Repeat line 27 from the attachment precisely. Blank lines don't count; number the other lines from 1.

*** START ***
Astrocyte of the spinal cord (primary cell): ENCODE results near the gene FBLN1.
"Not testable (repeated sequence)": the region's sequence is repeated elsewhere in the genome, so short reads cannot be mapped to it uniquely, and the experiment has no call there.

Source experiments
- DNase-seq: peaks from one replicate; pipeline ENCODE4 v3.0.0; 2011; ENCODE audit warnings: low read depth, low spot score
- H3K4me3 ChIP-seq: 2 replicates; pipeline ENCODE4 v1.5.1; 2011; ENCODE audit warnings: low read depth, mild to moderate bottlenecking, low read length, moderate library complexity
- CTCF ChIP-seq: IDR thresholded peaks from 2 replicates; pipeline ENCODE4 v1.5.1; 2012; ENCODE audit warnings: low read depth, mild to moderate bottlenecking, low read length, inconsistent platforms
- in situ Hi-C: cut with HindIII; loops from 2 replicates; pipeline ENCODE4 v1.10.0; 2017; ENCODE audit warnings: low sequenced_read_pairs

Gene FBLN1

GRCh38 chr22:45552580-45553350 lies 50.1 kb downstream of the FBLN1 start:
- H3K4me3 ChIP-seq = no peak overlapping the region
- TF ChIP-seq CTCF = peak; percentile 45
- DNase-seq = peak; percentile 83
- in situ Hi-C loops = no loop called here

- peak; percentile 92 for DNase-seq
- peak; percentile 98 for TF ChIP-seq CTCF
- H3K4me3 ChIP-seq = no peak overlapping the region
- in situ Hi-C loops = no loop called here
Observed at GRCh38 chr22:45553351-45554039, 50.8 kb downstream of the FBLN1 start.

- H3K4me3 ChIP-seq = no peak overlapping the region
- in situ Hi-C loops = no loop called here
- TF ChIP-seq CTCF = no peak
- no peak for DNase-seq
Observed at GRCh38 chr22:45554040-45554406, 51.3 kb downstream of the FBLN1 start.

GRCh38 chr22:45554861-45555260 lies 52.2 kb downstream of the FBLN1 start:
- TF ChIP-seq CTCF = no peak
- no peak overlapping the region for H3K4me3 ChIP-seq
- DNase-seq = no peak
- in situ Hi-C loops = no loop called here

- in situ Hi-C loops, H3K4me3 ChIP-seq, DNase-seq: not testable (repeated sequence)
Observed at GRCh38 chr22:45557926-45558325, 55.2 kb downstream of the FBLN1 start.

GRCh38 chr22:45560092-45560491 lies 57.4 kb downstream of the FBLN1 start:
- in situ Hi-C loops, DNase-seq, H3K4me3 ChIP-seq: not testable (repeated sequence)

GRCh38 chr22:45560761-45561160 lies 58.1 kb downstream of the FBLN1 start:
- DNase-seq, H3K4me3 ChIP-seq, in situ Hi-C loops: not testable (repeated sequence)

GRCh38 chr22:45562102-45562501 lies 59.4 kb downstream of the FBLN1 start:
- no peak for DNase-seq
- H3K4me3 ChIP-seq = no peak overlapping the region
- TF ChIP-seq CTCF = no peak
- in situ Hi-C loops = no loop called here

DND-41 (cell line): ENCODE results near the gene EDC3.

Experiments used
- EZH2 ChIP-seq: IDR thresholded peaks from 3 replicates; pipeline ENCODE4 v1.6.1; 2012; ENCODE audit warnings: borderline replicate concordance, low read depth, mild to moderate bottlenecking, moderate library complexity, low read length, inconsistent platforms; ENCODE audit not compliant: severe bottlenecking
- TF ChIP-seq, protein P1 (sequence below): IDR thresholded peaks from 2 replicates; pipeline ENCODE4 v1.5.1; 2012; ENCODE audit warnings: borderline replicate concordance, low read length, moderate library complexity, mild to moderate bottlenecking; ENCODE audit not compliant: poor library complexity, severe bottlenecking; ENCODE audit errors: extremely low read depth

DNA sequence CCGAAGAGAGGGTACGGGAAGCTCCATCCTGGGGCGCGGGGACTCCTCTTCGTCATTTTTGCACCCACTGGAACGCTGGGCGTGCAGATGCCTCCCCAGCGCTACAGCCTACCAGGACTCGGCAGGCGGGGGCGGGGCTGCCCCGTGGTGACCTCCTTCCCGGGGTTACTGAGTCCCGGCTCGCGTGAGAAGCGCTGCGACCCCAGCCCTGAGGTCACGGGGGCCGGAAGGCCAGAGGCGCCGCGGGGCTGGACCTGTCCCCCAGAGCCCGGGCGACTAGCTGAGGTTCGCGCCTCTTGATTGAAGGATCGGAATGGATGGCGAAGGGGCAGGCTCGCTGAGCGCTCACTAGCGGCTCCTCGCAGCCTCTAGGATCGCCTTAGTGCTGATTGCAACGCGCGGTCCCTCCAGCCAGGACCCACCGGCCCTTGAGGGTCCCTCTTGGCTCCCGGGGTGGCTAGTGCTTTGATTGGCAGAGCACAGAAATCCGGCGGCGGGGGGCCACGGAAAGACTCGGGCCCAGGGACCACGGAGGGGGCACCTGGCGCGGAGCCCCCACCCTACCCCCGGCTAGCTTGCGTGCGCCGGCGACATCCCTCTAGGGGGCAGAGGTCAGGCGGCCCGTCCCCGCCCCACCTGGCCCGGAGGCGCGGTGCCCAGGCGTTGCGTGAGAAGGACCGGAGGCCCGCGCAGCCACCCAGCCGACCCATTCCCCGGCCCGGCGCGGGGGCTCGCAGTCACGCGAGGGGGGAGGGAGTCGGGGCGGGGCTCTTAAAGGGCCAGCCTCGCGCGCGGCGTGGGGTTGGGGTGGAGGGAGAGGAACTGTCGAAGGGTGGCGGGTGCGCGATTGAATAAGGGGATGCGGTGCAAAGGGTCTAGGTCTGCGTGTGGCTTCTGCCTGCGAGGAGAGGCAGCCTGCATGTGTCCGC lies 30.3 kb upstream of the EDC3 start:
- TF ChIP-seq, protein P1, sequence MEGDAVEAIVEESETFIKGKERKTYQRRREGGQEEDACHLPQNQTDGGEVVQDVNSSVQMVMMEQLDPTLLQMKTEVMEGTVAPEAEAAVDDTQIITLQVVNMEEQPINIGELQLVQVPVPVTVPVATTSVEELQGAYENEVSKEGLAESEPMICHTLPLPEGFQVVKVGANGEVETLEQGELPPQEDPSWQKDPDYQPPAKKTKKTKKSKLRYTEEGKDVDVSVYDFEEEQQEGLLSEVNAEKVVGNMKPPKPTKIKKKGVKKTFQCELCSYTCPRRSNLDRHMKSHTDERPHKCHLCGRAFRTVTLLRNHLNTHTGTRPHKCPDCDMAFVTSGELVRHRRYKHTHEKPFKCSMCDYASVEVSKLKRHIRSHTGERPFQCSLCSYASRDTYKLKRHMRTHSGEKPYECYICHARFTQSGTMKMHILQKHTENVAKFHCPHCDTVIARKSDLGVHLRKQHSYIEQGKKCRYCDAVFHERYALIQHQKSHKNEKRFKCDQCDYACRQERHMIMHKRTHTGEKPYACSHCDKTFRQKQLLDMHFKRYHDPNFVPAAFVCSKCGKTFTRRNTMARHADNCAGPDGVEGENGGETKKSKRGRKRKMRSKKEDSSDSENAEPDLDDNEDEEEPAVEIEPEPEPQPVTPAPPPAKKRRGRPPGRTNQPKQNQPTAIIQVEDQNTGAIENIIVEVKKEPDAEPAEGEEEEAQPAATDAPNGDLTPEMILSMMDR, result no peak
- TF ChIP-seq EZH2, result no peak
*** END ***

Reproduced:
- DNase-seq = no peak